The Military General Service Medal, with the 11 clasps of Corunna, Busaco, Fuentes d’Onor, Ciudad Rodrigo, Badajoz, Salamanca, Vittoria, Pyrenees, St Sebastian, Orthes and Toulouse, to W. Carden, Bugler, 95th Foot was offered in Warwick & Warwick’s auction on Wednesday 10th December 2008, where it realised £7,820.
The Rifles have been immortalised on television by the Sharpe series, adapted from Bernard Cornwell’s books. In 1800 a unit was raised from drafts of already existing British regiments to form an "Experimental Corps of Riflemen", to be named, in 1802, the 95th Regiment of Foot. The purpose of the regiment, along with that of the existing 60th Foot was to be sharpshooters, skirmishers and scouts. The 60th Foot had learned hard lessons in the war in America, fighting frontiersmen, who took every advantage of cover and concealment. The men were trained to work in open order and be versatile in their tactics. This was a new concept compared with the traditional method of regiments standing shoulder to shoulder and delivering mass volleys and bayonet charges.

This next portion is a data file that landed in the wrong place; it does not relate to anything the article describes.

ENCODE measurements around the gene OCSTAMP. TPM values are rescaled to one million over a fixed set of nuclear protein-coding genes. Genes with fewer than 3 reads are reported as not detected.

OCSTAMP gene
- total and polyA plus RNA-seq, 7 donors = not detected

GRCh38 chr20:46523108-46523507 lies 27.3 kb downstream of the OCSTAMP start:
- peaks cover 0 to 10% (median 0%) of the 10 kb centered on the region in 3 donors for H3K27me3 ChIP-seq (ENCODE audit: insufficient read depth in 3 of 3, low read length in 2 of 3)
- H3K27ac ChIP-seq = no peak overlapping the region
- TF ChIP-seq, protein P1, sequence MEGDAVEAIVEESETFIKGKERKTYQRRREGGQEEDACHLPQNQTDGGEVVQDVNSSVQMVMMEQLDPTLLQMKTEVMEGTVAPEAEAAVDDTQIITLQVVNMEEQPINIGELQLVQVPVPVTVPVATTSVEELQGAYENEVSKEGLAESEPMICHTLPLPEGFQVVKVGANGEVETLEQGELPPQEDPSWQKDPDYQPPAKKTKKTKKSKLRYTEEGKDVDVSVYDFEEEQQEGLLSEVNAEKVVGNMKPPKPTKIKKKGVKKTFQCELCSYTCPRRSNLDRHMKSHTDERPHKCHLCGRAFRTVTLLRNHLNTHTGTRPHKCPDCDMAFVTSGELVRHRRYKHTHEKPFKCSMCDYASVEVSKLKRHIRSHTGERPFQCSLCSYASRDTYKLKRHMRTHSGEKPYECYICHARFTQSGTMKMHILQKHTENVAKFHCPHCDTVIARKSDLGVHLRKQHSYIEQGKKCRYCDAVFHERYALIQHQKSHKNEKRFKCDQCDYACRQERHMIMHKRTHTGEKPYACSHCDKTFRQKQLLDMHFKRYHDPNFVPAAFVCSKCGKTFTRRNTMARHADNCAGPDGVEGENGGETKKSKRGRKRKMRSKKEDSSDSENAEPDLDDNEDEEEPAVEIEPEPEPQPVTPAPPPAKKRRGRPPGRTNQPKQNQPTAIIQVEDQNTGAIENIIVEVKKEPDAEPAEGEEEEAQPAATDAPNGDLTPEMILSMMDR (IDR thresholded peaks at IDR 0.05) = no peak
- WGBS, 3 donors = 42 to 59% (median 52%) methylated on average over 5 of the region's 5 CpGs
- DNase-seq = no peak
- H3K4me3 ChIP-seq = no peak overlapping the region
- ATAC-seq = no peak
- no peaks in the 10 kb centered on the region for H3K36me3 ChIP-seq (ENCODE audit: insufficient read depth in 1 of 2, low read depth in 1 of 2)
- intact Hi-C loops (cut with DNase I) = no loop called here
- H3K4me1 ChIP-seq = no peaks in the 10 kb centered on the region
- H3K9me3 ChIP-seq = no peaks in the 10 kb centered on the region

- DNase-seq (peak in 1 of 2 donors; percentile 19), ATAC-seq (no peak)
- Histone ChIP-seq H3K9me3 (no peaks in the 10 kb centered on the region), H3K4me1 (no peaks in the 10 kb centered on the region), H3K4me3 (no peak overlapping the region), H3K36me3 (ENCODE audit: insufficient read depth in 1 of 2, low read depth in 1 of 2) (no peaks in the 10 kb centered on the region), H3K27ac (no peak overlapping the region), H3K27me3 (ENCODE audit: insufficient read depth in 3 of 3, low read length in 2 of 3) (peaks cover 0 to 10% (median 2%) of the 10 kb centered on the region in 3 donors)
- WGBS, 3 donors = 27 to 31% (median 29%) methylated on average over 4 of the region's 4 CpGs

They were armed with the Baker rifle, which took twice as long to load, but was considerably more accurate at range than the Brown Bess of the line regiments. The rifle was reported as being successful up to ranges of 200-300 yards. The riflemen wore dark green jackets rather than the bright red coats of the British line infantry regiments of the time, camouflage evolving as a tactic for preserving life. The Rifle Regiment used buglers rather than drummers for signalling.
The medal is correctly named to W. Carden, Bugler, 95th Foot. Only 5 MGSMs with this rank have been issued to the 95th Foot and William Carden received the most clasps. The 95th Foot received 20 medals with 11 clasps and only 15 with 12 or more clasps. A very rare rank to a most sought after regiment.